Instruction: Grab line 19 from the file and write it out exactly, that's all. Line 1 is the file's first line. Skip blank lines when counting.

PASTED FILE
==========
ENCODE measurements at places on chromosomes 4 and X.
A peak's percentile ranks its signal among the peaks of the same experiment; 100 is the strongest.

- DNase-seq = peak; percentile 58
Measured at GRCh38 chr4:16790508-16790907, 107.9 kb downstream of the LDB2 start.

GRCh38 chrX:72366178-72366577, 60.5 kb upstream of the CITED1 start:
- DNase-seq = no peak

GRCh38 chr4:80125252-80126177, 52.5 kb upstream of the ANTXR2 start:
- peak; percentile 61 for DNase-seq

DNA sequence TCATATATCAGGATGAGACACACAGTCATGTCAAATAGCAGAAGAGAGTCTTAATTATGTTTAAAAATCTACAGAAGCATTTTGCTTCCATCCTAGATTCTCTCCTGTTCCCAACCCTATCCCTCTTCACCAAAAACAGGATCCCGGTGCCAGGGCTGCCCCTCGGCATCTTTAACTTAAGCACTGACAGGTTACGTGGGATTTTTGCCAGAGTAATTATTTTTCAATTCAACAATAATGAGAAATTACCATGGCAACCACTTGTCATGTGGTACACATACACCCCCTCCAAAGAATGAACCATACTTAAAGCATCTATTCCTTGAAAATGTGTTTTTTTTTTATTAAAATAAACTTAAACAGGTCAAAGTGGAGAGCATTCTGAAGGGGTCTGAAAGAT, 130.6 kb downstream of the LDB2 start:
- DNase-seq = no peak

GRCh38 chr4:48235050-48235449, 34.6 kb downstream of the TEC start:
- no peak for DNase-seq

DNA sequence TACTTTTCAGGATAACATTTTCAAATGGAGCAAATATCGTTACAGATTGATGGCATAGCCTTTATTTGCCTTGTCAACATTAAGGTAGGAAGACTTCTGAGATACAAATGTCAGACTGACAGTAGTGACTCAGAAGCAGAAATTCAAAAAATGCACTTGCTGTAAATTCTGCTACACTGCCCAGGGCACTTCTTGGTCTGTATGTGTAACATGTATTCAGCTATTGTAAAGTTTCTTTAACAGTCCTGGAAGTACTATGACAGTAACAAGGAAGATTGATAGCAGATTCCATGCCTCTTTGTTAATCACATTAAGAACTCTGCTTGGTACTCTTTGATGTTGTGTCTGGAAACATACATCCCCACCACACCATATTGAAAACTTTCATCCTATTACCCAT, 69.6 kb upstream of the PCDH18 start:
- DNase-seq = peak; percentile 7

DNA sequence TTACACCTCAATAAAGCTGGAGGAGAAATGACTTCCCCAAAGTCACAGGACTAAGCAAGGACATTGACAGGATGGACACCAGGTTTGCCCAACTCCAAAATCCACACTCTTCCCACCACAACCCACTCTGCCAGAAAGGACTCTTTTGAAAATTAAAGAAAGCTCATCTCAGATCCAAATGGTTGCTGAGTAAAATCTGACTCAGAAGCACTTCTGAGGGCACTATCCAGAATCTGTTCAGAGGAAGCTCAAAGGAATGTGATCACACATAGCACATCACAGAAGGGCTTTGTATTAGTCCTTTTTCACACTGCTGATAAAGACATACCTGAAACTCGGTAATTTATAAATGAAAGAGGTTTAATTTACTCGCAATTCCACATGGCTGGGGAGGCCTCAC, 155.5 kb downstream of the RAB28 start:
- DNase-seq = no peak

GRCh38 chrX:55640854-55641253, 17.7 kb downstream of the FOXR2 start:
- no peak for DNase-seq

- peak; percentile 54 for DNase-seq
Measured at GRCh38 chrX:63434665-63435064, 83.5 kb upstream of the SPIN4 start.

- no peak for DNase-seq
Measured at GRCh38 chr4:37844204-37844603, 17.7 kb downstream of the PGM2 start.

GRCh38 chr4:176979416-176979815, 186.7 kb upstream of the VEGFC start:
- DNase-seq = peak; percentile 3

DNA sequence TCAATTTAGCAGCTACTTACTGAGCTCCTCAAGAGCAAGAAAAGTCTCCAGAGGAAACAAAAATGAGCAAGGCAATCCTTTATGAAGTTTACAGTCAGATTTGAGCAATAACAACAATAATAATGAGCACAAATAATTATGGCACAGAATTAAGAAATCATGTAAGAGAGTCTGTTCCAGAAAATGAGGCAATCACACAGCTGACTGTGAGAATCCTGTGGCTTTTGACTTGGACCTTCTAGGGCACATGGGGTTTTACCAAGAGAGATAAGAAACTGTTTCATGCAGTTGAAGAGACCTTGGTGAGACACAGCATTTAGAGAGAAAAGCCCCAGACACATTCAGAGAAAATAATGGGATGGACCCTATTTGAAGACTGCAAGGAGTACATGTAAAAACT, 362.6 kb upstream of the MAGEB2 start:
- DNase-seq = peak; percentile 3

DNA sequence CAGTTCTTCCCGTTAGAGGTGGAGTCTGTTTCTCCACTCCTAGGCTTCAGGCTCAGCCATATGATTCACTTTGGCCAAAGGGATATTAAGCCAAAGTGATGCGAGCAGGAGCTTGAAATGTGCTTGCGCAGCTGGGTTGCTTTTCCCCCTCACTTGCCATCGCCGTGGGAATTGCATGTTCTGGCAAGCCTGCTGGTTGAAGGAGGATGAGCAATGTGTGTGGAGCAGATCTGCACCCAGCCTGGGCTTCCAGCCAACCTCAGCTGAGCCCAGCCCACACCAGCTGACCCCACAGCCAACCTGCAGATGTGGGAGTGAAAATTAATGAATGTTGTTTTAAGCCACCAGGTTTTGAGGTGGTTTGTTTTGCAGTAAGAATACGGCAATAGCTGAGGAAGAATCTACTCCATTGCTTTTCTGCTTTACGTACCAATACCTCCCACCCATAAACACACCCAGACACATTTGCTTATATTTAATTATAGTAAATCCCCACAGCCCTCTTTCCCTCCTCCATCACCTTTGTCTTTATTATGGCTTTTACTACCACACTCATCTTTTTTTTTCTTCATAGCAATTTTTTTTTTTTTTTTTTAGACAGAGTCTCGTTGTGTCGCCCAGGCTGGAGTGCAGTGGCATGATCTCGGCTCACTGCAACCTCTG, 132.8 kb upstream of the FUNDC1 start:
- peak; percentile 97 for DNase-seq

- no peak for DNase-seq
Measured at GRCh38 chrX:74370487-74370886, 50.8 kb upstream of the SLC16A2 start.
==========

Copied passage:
- peak; percentile 54 for DNase-seq